On Menswear and Gender

Hey loves! Oh man, has it been a while since we last spoke (well, a while being a week... but you know...) As you may or may not have noticed, there were no new posts last week. That was a conscious decision on my part. While I definitely had posts I could've put up, I just needed a bit of a breather. It's been a crazy few weeks- summer classes ended, college apps opened, and school started this week- so it's been non-stop on-the-go for the past... while, haha. Nevertheless, I'm excited to jump back into the blog, back into new content, and back into one of my favorite series on here.

Today, I felt particularly inspired to talk about gender... partially on accounts for the fact that I'm wearing a menswear inspired look (shocker), and partially due to my dear friend Julia's post on Instagram the other day, about being a female biker.  

Gender is, essentially, the social traits, norms, etc., that we personally take on in response to our sex. Meaning, if you're born a female, you generally will wear dresses, which is a gendered response to being female. Society tells us that females are supposed to be "girly" and that dresses equate with that definition of girly. Does that make sense? 

That leads us to the flip side of things: defining what exactly sex is. Sex, is the biological aspect of gender. It's the chromosomal makeup that determines whether or not you are, biologically, "male" or "female".  It is, for lack of a better term, "what's in your pants" and what your anatomical makeup consists of. However, it's important to note that sex and gender are both very different from one another. While you can't choose your sex, you can choose your gender, and what you want to identify as, socially speaking. That's why we have people who identify as transgender, not transsex. ;) 

But society tends to muddle these two terms together, which is where the problems stir up. The line between sex and gender has become blurred, making it harder for the general population to understand the distinction.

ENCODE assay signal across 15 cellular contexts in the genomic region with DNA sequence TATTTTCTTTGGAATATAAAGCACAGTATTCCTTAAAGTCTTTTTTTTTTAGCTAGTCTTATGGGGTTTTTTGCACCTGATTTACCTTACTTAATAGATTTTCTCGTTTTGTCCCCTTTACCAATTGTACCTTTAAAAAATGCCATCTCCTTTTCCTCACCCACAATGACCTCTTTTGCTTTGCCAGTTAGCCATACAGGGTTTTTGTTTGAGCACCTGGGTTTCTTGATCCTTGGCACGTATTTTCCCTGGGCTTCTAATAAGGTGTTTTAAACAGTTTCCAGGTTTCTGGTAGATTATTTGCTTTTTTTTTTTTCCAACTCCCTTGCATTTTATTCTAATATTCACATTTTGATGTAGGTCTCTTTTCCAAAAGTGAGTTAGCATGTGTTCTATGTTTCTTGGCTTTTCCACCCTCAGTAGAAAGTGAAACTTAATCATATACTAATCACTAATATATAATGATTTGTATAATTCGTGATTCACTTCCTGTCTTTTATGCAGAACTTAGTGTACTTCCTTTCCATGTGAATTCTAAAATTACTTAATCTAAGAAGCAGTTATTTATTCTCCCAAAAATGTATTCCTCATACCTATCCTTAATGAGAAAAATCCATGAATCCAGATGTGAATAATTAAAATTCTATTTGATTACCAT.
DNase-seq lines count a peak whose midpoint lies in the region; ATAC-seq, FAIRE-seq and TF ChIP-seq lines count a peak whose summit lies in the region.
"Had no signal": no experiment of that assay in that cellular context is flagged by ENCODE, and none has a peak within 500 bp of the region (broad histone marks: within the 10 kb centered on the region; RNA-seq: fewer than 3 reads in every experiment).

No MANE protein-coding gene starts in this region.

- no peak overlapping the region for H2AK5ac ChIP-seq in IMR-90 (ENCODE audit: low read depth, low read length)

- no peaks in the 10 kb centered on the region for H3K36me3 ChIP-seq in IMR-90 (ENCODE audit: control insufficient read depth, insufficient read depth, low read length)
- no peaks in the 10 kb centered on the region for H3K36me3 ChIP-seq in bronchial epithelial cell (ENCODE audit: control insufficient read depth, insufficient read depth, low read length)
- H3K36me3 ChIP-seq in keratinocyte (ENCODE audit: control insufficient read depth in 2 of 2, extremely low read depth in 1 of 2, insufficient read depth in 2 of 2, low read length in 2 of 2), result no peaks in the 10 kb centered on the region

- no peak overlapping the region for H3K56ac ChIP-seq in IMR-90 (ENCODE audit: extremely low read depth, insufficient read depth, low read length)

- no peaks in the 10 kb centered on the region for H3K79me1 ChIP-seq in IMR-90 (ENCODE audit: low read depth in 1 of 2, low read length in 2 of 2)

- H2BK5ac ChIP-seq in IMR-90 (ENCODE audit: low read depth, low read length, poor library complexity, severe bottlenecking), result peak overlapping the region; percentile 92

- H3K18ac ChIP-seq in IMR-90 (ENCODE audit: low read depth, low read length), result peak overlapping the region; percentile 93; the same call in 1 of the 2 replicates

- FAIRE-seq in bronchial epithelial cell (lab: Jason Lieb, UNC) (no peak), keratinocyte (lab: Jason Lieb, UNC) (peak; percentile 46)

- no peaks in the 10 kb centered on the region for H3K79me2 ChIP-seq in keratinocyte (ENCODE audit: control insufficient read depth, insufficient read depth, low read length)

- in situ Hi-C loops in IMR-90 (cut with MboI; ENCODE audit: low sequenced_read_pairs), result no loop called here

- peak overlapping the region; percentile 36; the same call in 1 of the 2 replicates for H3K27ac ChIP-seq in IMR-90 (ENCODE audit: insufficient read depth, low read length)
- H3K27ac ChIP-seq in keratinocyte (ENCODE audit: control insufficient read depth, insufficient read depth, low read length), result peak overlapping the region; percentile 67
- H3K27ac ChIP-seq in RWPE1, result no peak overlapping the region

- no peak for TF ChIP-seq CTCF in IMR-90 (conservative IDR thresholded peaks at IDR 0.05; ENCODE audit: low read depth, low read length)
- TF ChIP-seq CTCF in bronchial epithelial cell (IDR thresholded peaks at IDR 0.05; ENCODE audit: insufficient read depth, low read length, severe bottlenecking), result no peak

This, in turn, makes it harder for those who wish to experiment with things outside their traditional gender roles to.. well, experiment. For example, I consider myself a female, wholly and fully. But I also love menswear, and do a great bit of shopping in the men's section of stores.  When I tell people this, they're often shocked. "Why would a woman shop in the men's section?" It's not so much the answer that's important (but if you're curious, it's because I like my clothes oversized) but more the fact that it even has to be a question.  Why does it matter what department someone chooses to get their clothes from? Why do clothes even have to be distinguished by sex- why can't we just wear the clothes we want to wear? 

It's the same for activities. Why do we have to assign a sex to an activity? I recently started watching Game of Thrones (one word: obsessed) and my favorite character has quickly become the sassy tomboy, Arya Stark. In the beginning of the show, Arya is more interested in fighting than being a princess, and is always found waving swords around and stirring up quarrels.  Because of it, everyone always calls her a boy, leaving her to yell, "I'm not a boy!" on several occasions.  She constantly has to defend the fact that she is a girl, just because she enjoys fighting.  Although fictitious, it's completely reminiscent of the gender roles still pushed today. There is still a general idea that women are the weaker sex, and therefore should have men around to protect them, wherein fact there are plenty of women who are much, much stronger than men.  

I personally believe that there is too much emphasis on gender roles in Western society, and furthermore, too much emphasis on gender. Gender should not dictate the roles you serve in this world, nor should it dictate how you dress. If my best guy friend came up to me and told me he wanted to wear dresses, I would tell him, "Great! You should check out Reformation. They make my favorite dresses." Or if my best girlfriend told me she wanted to start wearing menswear, I would tell her that Everlane and Urban Outfitters have my favorite men's clothes.  

You don't necessarily have to agree with the way any particular person expresses themselves- gendered or non-binary. But It's important that we recognize that gender, like art, like fashion, is an expression. It is a way of expressing ourselves from the inside out. Just like how nobody should tell anyone how to dress or how to write a song, nobody should tell anyone how to express their gender, or lack thereof.  

And while this idea is slowly becoming mainstream, we still have a lot of work to do when it comes to educating those who may not fully understand this topic. As I wrap up this post, my advice to you is: lead by example. Never be afraid to break down boundaries. And never, ever stop expressing yourself in the way you want to because someone says it's "only for the boys." 

Photography by: Julia O Test (edited by me)

Location: Glen Park, San Francisco, CA

SHOP THE LOOK HERE: Blazer (thrifted) // Crop Top (old) (similar-ish) // Pants // Mules